should be dis/vel/accel
- make sure volume source is plugged into forces for sparse pyro and sourcing for
Note: The higher resolution the simulation is, the more chance for collision "leaks."
The reason to add velocities from normals to collision geo is to keep any fields from
"sticking" to the colliders.
For other stuff on volume collisions I recommend checking out HoudiniSimon's Houdini Volume Collisions series on Youtube: https://www.youtube.com/watch?v=RtmwWhnsWA8
But as always: do more research and compare what you find. I wouldn't mix the methods as he does in his video because it could get confusing.
Grid-aligned artifacts: this a pretty common issue in pyro that happens even after increasing substeps on the pyro solver due to having strong velocities on one axis (in this case the up y direction); or strong divergence in the velocity source; or the voxel centers of the sources are lining up (ex. scattered a perfect grid of points that's the source.)
In my case, I'm seeing it mainly stretching lines through the flames so I'm assuming that's due to my velocities. It may be solved when I add microsolvers to move the flames around.
Main Spout Simulation:
Flipbook of pop source and pyro simulation:
Made some decent progress here with steam from the spout. I have an emission motion that I quite like. I started with a pop sim, so that the source had the desired emitting motion and then the pyro solver would take care of the dissipation. There's a number of artifacts from the lack of points and high velocities from the pop sim I will be addressing next week.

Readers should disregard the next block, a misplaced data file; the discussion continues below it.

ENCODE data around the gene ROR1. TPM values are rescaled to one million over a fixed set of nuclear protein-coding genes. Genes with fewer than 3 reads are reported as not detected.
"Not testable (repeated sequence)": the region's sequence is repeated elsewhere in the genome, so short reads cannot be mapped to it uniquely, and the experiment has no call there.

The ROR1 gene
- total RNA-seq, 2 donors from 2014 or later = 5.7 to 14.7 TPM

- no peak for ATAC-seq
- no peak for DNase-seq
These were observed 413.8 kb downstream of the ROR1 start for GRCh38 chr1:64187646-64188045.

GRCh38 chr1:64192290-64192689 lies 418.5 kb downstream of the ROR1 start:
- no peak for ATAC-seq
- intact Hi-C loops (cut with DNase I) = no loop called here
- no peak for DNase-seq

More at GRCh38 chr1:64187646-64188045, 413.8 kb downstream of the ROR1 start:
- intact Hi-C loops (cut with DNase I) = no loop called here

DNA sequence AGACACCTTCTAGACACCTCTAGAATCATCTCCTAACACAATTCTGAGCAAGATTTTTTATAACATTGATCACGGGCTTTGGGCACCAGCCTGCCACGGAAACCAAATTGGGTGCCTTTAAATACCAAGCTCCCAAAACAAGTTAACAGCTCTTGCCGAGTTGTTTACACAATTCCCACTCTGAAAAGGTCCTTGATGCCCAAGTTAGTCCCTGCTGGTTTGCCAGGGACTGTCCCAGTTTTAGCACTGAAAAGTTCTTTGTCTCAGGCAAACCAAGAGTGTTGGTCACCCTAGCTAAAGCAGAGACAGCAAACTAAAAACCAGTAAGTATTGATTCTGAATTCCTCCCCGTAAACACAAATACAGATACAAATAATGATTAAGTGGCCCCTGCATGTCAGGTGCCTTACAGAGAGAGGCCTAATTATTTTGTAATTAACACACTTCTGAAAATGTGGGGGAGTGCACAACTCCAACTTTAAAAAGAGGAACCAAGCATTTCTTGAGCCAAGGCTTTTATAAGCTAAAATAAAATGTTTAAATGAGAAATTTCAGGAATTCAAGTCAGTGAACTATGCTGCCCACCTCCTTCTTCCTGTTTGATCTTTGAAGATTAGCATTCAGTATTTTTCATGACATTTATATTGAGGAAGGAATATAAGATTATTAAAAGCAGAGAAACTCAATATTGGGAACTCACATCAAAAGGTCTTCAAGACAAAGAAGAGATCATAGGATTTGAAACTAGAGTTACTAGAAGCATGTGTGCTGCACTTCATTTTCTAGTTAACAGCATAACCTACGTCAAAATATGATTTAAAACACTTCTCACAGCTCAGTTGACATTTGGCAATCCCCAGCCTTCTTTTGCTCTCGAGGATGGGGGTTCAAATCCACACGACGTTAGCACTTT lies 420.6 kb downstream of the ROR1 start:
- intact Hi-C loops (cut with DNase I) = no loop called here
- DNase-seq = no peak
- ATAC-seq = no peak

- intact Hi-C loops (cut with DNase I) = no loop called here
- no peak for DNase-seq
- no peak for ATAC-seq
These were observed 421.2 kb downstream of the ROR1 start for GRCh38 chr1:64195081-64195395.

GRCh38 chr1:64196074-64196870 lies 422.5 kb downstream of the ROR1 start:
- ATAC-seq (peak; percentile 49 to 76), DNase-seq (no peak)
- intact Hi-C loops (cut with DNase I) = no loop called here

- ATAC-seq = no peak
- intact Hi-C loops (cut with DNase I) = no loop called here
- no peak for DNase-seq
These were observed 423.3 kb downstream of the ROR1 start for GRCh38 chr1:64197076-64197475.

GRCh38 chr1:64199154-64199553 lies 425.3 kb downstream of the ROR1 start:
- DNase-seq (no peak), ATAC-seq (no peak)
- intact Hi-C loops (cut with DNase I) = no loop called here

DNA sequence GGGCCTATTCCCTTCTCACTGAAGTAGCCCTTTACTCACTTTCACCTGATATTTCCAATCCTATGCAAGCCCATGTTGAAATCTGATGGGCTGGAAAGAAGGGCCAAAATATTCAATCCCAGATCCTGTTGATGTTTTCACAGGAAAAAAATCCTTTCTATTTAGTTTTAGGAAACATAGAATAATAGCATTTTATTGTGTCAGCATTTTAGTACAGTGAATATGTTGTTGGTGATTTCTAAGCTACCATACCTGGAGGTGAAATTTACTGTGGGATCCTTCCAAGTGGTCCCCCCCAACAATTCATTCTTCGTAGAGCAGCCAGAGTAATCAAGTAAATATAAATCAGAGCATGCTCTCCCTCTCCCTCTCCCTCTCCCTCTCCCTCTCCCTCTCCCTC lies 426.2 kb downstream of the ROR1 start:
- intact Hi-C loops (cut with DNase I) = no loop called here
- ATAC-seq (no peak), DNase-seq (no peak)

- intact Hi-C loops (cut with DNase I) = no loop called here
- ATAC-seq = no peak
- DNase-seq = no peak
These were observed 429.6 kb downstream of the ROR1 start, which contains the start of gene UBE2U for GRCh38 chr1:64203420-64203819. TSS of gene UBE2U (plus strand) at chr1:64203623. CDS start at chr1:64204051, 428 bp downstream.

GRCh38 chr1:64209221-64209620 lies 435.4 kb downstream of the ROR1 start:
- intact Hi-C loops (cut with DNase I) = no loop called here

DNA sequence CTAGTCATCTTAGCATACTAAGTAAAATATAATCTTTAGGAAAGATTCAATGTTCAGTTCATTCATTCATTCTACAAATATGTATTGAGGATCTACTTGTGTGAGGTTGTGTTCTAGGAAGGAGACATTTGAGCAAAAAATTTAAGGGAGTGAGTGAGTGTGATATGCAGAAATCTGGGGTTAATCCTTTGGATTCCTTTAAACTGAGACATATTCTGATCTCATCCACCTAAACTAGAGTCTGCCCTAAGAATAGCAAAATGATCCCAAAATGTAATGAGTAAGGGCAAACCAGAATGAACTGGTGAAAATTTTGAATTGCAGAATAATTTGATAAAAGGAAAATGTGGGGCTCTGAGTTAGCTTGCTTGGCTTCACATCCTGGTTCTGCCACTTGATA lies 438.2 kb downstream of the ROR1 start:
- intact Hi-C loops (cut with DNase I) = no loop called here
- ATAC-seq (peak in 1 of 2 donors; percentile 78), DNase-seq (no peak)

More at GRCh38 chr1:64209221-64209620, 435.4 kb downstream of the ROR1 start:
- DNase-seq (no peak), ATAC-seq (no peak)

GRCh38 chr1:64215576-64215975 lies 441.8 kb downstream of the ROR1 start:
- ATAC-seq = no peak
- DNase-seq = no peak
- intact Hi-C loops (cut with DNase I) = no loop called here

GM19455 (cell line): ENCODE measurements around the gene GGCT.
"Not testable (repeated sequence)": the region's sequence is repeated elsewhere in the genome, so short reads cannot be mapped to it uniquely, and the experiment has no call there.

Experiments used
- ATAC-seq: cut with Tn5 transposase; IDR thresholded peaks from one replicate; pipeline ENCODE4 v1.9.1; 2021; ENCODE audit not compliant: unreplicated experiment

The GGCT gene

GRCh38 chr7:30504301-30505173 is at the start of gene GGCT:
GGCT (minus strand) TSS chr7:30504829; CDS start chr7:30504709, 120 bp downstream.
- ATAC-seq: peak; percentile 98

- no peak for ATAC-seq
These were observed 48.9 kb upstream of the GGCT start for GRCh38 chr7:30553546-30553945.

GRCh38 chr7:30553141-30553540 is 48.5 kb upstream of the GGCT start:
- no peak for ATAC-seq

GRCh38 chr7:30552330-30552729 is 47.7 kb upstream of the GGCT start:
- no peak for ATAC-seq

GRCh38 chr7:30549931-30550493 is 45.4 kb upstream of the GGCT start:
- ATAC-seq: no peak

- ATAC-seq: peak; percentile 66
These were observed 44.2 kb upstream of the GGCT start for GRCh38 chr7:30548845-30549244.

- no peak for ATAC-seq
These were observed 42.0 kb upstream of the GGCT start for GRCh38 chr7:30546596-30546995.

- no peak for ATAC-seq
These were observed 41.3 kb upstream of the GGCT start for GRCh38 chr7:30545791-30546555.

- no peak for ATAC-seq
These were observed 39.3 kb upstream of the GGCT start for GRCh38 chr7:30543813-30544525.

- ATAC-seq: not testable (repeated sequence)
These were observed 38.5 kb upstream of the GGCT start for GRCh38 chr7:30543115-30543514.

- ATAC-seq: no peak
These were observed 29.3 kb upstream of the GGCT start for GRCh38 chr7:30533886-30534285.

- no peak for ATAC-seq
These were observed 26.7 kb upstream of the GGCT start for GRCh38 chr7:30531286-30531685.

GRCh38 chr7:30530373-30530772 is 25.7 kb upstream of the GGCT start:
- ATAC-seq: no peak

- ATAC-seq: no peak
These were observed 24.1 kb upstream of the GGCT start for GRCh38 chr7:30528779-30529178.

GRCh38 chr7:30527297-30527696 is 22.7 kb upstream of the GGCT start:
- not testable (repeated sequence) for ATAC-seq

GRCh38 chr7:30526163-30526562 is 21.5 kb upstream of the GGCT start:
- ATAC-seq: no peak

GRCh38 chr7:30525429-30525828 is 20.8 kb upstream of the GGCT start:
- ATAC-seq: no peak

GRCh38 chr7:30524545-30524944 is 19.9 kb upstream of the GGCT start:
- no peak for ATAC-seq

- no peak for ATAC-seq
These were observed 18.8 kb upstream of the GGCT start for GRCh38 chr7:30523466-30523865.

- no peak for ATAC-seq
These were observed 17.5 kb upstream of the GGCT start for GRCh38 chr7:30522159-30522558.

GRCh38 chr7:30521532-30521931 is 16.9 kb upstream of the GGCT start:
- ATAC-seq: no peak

I'd like to do some more density post-processing right at the mouth of the spout to achieve a look similar to that in the second reference clip. Where there is the most speed in that area, it is less dense. Like this:
Fire Shader Progress-
Left: goal (Houdini pyro lookbook)/ Right: current Renderman volume shader from scratch
The thing that sent me down the density field rabbit hole that I mentioned earlier was trying to properly render the density of the flames. Originally, I had a big gray puff with huge voxels and no emission.
There's an example of fireball shading from the Renderman 21 documentation (https://rmanwiki.pixar.com/display/RfH/Shading+a+Fireball) , but I found this to be unsuccessful in both color and emission, mainly from the usage of the pxr blackbody. With the blackbody I got very hot pink colors. I eliminated the usage of that entirely and created custom color ranges to follow the new shader workflow that is native to Houdini.
The density is simply fed into the density primvar of the pxrvolume. Then I grabbed the flame and temperature fields for the diffuseColor and emitColor. Applying simple multiplication operations allowed me to get a pretty good result for a little bit of work. I need to work more on the temperature look and making this a light source shader, as well as making the flames appear a little more 3D.
Tip: If youre using pxrvolume and feeding a density field, change the Max Density parm on the volume shader to something higher than -1. If set to -1, it means the density will go on into infinity. For me, by setting the max density to 5 I got a much more realistic result (also in mix with some light density post-processing).